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View Full Version : How come no gasket matching exhaust manifolds



Dirk SC
03-21-2006, 12:42 AM
Pretty much as the title states. Why is this bad and how would you see a gain from not doing it?

Ddubb
03-21-2006, 02:04 AM
Well for one, our cars dont use exhaust manifold gaskets.

The Mis-alignment of the exhaust manifold to the cylinder head exhaust port forms a reversion dam that keeps the exhaust gases from re-entering the combustion chamber as the exhaust pressure pulses vary.

When you do port work, there are four areas to look at to see if restricting material needs to be removed - The valve pocket, short side radius, valve bowl, and the intake ports.

- Dan

68COUGAR
03-21-2006, 02:08 AM
Why is this bad and how would you see a gain from not doing it?
Wow, you're opening up a can of worms here!!!!!!

The whole idea of Exhaust Performance, is to increase FLOW. Exhaust FLOW, starts with the piston shape, continues to the exhause valve, through the head, to the exhaust maniflod/header, & to points beyond.

ANY Thing that you can do to increase exhaust FLOW is GOOD.

Exhaust Port Matched gaskets? I guess that would have to depend on YOUR Exhaust Port Diamentions? Do SC's even use Exhaust gaskets? It's been so long I can't remember.

68COUGAR

Randy N Connie
03-21-2006, 11:12 AM
I havent tried this yet,but have on other type motors.

Port match the exhaust to header flange.And the use a stepped header
to reduce exhaust revertion.

I have raised the short side radius & port roof around the valve guide.
& plan to raise the exhaust flange roof.Then I would like to
try and build a raised with longer radius stepped header. If I ever
get around to building the headers, I will know if it is an improvment
or not.It should be. I been working on this in my spare time for two
years. Hope to get-r-done this year.

Randy

CMac89
03-21-2006, 02:50 PM
The flange of the exhaust manifolds are already bigger than the actual exhaust port so there's no need to.

S_Mazza
03-21-2006, 05:44 PM
About the gaskets - some (probably most) Thunderbirds came without exhaust gaskets. But if you pull the manifolds off, it's a very good idea to use gaskets. I think most upper engine gasket kits come with them (the puffy metal kind).

Wzenheimer
03-21-2006, 05:58 PM
I have raised the short side radius & port roof around the valve guide.
& plan to raise the exhaust flange roof.Then I would like to
try and build a raised with longer radius stepped header.
Randy

The short side radius being raised is the biggest gain I have seen. I would agree Randy that a raised stepped header would also improve flow. Just not sure if there is room between the head and the shock tower.

Chris

Dirk SC
03-21-2006, 08:42 PM
good to know. Thanks.

scbird1
03-21-2006, 11:59 PM
Let me tell you about my mistake. If your not sure what your doing, dont touch the exhaust ports. Before I understood these motors I went to town on a set of heads I had laying around. Made the ports a lot bigger to match the exhaust manifolds and open up the bowels. Well I bolted them to a stock rebuilt engine. From a standing start my NA 3.8 would take this car but at 5000k it pulled a little better then stock. After a head swap it had all that fun loving TQ that makes it a SC. I did play with the intakes as well. Grinding, sanding and polishing for hours:o You live and learn. Leave it to the pro`s;)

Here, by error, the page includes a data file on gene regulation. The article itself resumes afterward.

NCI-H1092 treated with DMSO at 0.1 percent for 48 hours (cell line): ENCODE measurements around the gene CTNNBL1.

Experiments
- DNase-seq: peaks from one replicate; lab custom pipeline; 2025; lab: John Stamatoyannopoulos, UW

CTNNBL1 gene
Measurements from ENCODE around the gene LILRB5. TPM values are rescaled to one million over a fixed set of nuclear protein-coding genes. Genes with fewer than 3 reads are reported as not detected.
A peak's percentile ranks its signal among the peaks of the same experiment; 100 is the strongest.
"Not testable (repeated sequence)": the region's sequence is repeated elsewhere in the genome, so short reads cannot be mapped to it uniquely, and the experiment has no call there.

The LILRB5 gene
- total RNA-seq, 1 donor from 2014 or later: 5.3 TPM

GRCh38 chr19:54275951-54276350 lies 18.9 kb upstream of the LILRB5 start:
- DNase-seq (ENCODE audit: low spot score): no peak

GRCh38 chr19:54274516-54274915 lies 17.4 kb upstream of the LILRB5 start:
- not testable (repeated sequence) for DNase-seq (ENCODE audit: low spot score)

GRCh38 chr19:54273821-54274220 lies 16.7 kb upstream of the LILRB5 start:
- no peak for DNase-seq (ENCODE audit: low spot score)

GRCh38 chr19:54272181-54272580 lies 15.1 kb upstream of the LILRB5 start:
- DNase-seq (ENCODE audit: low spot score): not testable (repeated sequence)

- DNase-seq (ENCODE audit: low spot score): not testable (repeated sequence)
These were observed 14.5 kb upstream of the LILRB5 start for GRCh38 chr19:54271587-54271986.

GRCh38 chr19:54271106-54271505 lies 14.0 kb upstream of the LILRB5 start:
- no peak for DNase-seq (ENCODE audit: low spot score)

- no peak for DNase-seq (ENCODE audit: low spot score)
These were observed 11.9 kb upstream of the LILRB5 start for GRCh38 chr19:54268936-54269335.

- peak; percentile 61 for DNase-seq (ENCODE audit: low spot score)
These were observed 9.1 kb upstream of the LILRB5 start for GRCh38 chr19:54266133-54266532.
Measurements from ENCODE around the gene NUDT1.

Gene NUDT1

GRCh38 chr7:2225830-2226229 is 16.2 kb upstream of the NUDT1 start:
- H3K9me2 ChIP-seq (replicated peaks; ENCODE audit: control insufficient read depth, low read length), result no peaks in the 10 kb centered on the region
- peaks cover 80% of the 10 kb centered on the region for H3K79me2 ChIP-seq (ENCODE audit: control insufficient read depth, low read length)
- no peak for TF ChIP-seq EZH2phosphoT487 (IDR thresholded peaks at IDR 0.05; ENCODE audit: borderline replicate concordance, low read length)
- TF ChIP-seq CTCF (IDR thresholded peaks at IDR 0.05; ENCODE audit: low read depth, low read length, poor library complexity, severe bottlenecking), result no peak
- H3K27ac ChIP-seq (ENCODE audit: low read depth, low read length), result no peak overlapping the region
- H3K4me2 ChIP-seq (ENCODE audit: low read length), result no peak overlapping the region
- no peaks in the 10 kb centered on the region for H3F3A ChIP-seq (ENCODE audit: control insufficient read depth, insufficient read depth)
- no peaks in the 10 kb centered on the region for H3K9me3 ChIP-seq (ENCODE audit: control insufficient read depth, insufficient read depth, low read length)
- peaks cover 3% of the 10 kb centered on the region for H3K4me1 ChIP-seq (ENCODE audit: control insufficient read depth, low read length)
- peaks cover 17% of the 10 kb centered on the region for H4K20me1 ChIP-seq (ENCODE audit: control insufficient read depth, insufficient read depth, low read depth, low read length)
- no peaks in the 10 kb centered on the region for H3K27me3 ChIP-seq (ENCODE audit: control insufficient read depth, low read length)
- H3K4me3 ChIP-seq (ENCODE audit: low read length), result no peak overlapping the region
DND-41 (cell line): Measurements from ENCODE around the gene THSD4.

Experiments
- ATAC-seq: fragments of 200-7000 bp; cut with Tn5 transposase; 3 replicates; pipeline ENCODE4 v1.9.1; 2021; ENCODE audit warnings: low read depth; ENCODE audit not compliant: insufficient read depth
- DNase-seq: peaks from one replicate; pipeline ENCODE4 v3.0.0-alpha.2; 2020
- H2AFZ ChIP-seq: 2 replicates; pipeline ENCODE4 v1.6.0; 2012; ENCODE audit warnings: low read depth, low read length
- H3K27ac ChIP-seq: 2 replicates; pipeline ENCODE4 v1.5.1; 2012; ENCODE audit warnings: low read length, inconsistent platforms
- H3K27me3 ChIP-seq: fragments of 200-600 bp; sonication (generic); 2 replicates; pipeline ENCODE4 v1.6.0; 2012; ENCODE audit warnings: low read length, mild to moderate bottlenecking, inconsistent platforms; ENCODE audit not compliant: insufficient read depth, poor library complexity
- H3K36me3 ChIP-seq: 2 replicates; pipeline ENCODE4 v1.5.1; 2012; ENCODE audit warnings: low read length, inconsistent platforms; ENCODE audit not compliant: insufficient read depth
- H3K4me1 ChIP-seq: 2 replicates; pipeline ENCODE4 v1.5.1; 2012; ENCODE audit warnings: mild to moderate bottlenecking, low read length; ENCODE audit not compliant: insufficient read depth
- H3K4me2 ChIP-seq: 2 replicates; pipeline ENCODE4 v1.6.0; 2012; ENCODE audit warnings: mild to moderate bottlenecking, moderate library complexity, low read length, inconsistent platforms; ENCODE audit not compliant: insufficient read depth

XR7Kurt
03-22-2006, 12:55 AM
But if you pull the manifolds off, it's a very good idea to use gaskets.
Just curious,why?

Kurt

S_Mazza
03-22-2006, 02:41 PM
Because they can warp a good bit over time. Once you take them off, it can be really hard to get them to sit flat, or even line up the bolt holes! So it's good to use a gasket there to make sure they seal evenly.

(Also, there is a certain bolt location on each exhaust manifold designated as a "pilot" which you should install first. Then slot the other holes to fit the head if necessary.)

Randy N Connie
03-23-2006, 09:03 AM
If your header flange is warped.Most machine shops can lap the header flange
back to being true flat surface.

The machine used to lap header flanges looks like a spinning flat wheel that you would use to make clay pots on.

The wheel, a lapping plate spins,and you just hold the header flange down on the lap plate by hand.And move the header around in a swirl motion on top of the lap plate. You lap the header flange until the header flange surface is a consistant shiny color all the way across its surface.It take about 2 to 5
minutes to true a header flange surface.

Randy

David Neibert
03-23-2006, 09:45 AM
I use the felpro gaskets and a thin coating of copper RTV on my headers.

David

Randy N Connie
03-23-2006, 11:07 AM
Like David N. I use the aluminum faced Fel-Pro gasket.

But with the aluminum face Fel-Pro gasket being between the
steel header and the aluminum head.The gasket stops
electroalicess(sp) that happins when steel is mated to
aluminum,and slows the aluminum from getting pitted bad
over the years of use.

Randing

S_Mazza
03-23-2006, 02:33 PM
electrolysis

Slysc
03-23-2006, 10:40 PM
The throat of the exhaust bowl is a big choking point of the exhaust flow. The exits near the gasket are already much larger than the throat already. Flow is greatly improved by equalizing the velocity of the exhaust exiting the port. If the velocity is high through the throat and then slows greatly as it exits because you have opened up the port near the gasket, then it causes the flow to tumble and that actually increases restriction. The best flow is acheived when you open up the bowl and the throat and then weld up the exit to match the cross sectional area of the bowl and the throat. That will keep the velocity constant and linear which will increase the flow numbers.